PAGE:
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Monday, 14 January 2008

A very helpful communication

On the basis of the e-mail received this afternoon it's pretty clear I should be off to The National Archives at Kew:
Thank you for your email - I finally did get it, although I am no longer at the British School at Athens. It is indeed a very interesting quest you are on, with that petition!
For some background, I think it is fair to say that opposition to the union of the Ionians to Greece as it was proposed in the 1860s and eventually carried out, came from the two ends of the political spectrum. On the one side was the old guard of the Radicals, who were against it on the grounds that, by ceding the islands as a gift, Britain retained and indeed expanded her influence over Greece (rather than being forced to abandon them on the basis of national self-determination, which was what the Radicals were clamouring for). On the other side were the genuine supporters of the Protectorate, and they tended to be concentrated in Corfu because, as the capital, it had benefited more than the other islands. Most of these pro-protectionists were concerned that, with the demise of the political status quo, their own privileged positions would be threatened. In an effort to influence the issue of the future of the islands (which was debated and very much in the air since Gladstone's 1858 mission, and even more so during Henry Stork's tenure as High Commissioner) a number of petitions were addressed to the British throne (my italics SB) (it being a constitutional right of the Ionians to petition their protecting sovereign) asking that the Protection be retained.
I do not know particular details but a good source for the period is the History of the Ionians by Chiotes (only, I'm afraid, in elegant but rather old fashioned Greek) - he was a witness to the events and narrates the very upsetting last episode of the blowing up of the Venetian fortifications by the departing British, which was bitterly resented by the Corfiots.
Now, regarding the particular document you are looking for, I would suggest that the best place to look is the High Commissioner's Correspondence at the Colonial Office archive of the Protection, housed in the Public Record Office, now re-named National Archives but still held at the Kew. I would look at the last couple of years, from 1862 onwards - probably starting from CO136/177 to /184. If such a petition does exist and is signed by inhabitants of the village, it would be interesting to identify the local figure of importance, as the initiative probably emanated from there.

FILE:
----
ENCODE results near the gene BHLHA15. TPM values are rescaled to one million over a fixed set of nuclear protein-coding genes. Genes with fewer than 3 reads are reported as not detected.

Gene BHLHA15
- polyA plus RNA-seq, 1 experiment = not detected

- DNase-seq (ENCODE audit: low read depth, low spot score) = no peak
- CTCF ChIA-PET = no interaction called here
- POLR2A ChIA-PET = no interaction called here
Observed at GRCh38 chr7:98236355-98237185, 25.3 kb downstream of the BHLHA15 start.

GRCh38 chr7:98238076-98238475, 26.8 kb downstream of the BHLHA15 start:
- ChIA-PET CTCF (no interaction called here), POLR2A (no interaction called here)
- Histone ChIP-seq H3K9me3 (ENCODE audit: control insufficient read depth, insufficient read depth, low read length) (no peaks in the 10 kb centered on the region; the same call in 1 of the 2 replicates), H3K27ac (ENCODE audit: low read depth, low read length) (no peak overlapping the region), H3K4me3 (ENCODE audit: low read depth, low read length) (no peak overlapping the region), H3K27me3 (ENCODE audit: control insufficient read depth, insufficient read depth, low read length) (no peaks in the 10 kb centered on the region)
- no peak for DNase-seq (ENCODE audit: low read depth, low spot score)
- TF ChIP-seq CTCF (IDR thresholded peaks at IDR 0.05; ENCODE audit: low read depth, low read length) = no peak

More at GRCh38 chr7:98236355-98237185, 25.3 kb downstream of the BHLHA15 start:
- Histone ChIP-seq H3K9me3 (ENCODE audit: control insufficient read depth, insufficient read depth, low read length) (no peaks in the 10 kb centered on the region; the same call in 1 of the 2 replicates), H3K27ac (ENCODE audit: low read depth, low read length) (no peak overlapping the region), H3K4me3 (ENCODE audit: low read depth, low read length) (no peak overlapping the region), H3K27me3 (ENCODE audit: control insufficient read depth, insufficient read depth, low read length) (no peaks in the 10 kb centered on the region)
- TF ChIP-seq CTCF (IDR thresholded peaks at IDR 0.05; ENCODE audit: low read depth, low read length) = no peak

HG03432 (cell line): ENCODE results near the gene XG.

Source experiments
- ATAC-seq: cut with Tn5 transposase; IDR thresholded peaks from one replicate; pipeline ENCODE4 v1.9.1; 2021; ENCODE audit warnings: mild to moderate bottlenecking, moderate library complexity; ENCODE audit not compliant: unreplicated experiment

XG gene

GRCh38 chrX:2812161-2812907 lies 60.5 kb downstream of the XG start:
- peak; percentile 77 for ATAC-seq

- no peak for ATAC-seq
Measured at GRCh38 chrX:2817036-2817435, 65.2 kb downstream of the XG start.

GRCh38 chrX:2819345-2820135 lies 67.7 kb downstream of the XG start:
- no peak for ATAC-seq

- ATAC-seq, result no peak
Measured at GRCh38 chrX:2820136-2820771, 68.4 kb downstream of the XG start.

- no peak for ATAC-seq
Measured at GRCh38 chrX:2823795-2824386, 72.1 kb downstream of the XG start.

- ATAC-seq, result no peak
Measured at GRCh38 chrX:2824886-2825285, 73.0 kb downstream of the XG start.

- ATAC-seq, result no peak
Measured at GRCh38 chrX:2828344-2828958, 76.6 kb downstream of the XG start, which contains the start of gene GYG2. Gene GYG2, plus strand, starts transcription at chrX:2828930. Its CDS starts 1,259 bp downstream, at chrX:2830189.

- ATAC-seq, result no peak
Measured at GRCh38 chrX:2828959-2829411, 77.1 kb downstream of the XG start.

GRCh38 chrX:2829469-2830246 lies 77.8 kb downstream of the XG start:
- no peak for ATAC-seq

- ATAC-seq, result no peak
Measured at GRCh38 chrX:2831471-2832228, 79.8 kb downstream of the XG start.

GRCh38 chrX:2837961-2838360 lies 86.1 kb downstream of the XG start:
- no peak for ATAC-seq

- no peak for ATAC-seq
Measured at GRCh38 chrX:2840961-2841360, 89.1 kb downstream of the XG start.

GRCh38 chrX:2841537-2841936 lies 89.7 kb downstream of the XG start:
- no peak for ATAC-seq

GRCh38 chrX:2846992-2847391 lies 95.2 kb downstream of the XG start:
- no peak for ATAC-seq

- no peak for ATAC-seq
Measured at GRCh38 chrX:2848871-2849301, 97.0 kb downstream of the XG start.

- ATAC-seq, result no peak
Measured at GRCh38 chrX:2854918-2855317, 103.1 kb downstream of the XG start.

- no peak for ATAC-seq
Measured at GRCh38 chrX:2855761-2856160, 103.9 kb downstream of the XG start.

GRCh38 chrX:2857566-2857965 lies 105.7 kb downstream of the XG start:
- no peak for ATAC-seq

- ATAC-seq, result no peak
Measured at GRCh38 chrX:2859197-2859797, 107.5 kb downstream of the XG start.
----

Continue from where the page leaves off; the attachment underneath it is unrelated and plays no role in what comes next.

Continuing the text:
I hope this is of some use and not off-putting in its detail - I do get a bit carried away as I am still very interested in the subject. It was a pleasure to see the website you mentioned which is very well constructed and informative - it shows great 'meraki'! I have not yet looked at your blog because I have an antiquated internet connection which does not lend itself to surfing - but hope to be able to update soon. Since part of your family is Greek and you live here occasionally, you will be familiar with the vagaries of OTE!
Please let me know how the quest progresses and if I can be of any help in the future.
With my best wishes for the new year, E**** C*******

'His petitioners still long for "the purple seas"'

New York Times (extract) 24 Feb 1859


I enquired over the internet about a leaflet published by the Communist Party of Greece. Back from their Central Committee's address in Athens, in just three days, in an envelope with postage stamps bearing the words ΕΛΛΗΝΙΚΗ ΔΗΜΟΚΡΑΤΙΑ beside rich colours like the ones Dad used in 1949, when he wrote to me at school, has come 'Notes on the Greek Civil War (1946-1949) 60th Anniversary of the formation of the Democratic Army of Greece', with the logo of a red hammer and sickle and a greeting card with a striking painting by Maria Pesmatzoglou 'Best wishes for the new year. 90 years since the foundation of KKE. Central Committee, Communist Party of Greece.' [On this see my friend Lindsay's opinion of 'liberal history']

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Simon Baddeley